The talk will be held on Monday February 24 in the Schultz Lecture Theatre (St John’s College), from 5:00-6:30 pm.
A reception with light refreshments will follow.
Everyone is welcome to attend. Public parking information can be found here.
More information on Kirsten Jamsen can be found here.
On Friday March 21, the cluster presents a public talk by
Dr Alma Flor Ada and F. Isabel Campoy (San Francisco)
Ethical and Epistemological Stances in Writing
“Authors and Writers: Awakening the author’s ‘voice’ as life protagonist to foster the writer’s multiple potentials"
The event will be held in room 224 Education from 5:00-6:30 pm.
Everyone is welcome to attend. Public parking information can be found here.
A light reception will follow.
Voice is an expression of self, writing a set of acquired techniques. As authors and protagonists of our own lives, every individual has a voice that deserves recognition and respect—in whichever way it is expressed. When students believe in the value of their role as protagonists of their own lives and in their voices as its expression, they can easily accept the role of authors, someone with something valuable to say. This awakening of the author’s voice can be the best road to begin developing the techniques that will allow them to master diverse forms of writing.
Panel presentations will be also be made by Dr Karen Boyd (Instructor, University of Manitoba, Curriculum, Teaching and Learning Department; ELA and Literacy Consultant, Manitoba Education) and Chris Wigglesworth (Early Learning Support Teacher, Seven Oaks School Division)
More information on Dr Alma Flor Ada can be found here.
F. ISABEL CAMPOY could be described in her own words as a venturous, adventurous, international, multilingual, multicultural, mestiza. She obtained her degree in Philology from University Complutense of Madrid. For her postgraduate work she was a Ford Scholar at Reading University in England, and a Fulbright Scholar at UCLA. She is the author of over 150 titles in Spanish and English, including children’s books in the areas of poetry, theatre, stories, biographies, and art, as well as books for educators in the areas of Transformative Education, Second Language Acquisition and Authentic Writing. Her work aims at providing children keys to interpret the world in a fun, challenging, and affirmative way. As a researcher she has also published extensively bringing to the curriculum an awareness of the richness of the Hispanic culture. Her educational specializations are in the area of literacy and home school interaction, topics on which she lecturers nationally and internationally. CABE (The American Association for Bilingual Education) has established in her name an endowment to provide scholarships for future teachers. Among numerous awards she has been recognized with the Laureate Award from the San Francisco Public Library; the 2005 Reading the World Award from the University of San Francisco, and the ALA Notable Book Award; has been six times a Junior Library Guild Selection, included in Kirkus Best Books, and Nick Jr. Best Book of the Year. She is a Contributing Member of the North American Academy of the Spanish Language and member of the American Academy of Poets, as well as several organizations for the advancement of multicultural awareness and world peace.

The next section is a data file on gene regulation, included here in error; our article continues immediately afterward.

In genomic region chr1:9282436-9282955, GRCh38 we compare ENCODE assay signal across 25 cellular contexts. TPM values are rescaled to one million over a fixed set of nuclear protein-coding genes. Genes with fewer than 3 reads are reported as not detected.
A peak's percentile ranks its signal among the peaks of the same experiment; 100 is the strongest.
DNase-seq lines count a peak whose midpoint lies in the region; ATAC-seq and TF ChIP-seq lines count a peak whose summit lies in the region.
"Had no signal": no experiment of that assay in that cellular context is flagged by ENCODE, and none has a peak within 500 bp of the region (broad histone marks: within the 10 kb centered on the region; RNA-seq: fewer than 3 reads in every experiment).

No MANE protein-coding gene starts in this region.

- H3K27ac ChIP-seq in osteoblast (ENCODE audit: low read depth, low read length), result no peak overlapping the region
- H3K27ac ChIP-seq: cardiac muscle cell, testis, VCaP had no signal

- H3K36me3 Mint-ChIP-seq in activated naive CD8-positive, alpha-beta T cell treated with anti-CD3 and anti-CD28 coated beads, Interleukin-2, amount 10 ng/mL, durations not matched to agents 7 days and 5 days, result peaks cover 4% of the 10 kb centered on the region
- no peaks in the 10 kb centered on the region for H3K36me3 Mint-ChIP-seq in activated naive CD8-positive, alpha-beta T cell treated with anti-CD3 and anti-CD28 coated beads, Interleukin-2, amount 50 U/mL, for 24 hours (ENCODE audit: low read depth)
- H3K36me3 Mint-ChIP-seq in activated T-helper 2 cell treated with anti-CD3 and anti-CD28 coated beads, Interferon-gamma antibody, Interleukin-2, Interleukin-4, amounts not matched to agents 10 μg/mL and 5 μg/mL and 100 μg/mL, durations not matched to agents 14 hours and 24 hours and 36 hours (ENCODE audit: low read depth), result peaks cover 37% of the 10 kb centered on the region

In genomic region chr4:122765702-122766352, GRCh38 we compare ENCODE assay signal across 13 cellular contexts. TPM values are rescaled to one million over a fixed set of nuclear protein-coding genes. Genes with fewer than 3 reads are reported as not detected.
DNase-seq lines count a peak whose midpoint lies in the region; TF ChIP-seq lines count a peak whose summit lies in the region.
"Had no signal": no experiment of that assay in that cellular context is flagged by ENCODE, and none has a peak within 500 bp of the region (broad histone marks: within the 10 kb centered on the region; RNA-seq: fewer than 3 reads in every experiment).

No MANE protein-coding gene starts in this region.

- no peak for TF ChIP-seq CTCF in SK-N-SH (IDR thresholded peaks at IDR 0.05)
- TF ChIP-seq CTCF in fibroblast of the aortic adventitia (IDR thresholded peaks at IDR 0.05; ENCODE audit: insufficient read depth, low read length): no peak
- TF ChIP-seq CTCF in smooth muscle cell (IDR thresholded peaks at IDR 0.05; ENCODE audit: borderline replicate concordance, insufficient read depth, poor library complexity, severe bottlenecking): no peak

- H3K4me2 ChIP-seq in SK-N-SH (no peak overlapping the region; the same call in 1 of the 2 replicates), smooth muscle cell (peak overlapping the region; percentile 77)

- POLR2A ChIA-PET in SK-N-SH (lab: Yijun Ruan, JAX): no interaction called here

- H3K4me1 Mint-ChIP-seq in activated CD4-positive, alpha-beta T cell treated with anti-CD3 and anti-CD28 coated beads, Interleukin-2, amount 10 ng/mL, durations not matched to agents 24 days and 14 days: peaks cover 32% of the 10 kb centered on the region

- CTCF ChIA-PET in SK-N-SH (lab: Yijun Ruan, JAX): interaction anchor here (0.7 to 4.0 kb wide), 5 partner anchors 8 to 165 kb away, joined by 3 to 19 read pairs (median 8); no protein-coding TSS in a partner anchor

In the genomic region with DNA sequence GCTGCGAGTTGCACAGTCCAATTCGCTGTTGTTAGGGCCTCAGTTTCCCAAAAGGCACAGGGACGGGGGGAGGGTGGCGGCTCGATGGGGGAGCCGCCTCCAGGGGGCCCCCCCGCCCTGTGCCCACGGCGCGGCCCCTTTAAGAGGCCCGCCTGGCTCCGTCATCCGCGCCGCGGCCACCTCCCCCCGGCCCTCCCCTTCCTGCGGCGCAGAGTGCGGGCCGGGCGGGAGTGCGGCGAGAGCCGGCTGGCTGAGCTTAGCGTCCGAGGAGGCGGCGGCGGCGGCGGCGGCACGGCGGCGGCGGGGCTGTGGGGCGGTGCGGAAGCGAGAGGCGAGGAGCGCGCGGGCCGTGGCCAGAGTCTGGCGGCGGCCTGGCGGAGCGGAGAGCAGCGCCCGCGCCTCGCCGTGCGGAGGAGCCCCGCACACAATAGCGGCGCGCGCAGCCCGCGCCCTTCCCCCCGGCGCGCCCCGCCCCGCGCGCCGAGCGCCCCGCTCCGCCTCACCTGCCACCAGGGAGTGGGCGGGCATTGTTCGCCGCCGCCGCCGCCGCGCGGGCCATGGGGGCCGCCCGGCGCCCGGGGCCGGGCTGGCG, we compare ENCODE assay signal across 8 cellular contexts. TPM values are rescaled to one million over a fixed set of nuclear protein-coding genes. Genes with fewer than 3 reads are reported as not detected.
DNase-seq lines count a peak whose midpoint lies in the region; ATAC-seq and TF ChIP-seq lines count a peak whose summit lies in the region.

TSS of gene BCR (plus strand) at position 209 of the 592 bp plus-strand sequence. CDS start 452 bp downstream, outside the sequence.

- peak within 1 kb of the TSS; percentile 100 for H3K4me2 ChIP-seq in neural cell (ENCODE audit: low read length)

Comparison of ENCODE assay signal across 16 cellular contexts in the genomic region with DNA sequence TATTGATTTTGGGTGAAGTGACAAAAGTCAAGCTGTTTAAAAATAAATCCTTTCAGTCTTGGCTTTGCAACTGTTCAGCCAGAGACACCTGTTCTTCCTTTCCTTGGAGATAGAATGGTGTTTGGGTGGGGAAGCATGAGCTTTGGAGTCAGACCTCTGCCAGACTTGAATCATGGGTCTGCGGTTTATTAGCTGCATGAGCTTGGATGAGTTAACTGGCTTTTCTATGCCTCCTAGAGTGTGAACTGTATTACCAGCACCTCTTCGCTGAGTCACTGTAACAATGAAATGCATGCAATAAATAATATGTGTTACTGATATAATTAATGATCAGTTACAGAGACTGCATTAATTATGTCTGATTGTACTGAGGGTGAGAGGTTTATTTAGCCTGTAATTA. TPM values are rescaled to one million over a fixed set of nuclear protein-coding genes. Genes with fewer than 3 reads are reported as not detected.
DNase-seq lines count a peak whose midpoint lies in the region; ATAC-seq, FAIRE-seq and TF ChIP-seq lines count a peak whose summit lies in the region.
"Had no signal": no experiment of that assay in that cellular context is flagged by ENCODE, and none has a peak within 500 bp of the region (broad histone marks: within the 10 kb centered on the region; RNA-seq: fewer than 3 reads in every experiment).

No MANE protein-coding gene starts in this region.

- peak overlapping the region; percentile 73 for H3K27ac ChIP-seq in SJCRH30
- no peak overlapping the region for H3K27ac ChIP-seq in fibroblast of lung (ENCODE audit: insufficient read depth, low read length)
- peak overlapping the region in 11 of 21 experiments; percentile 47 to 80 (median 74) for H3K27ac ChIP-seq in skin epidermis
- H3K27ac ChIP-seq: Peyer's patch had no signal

Dr Andrea Lunsford (Stanford):
"How New Literacies are Affecting Writing and the Teaching of Writing”
Dr Andrea Lunsford, Louise Hewlett Nixon Professor of English and Director of the Program in Writing and Rhetoric, joined the Stanford faculty in March, 2000. Prior to this appointment, Lunsford was Distinguished Professor of English at The Ohio State University (1986-00), where she served as Vice Chair of the Department of English, as Chair of the University Writing Board, and as Director of the Center for the Study and Teaching of Writing; and Associate Professor and Director of Writing at the University of British Columbia (1977-86). Currently also a member of the faculty of the Bread Loaf School of English, Professor Lunsford earned her B.A. and M.A. degrees from the University of Florida, and completed her Ph.D. in English at The Ohio State University (1977).
Dr Lunsford’s talk was held on Monday February 3 from 5:00-6:30 pm
in the Schultz Lecture Theatre (St John’s College).
More information on Andrea Lunsford can be found here.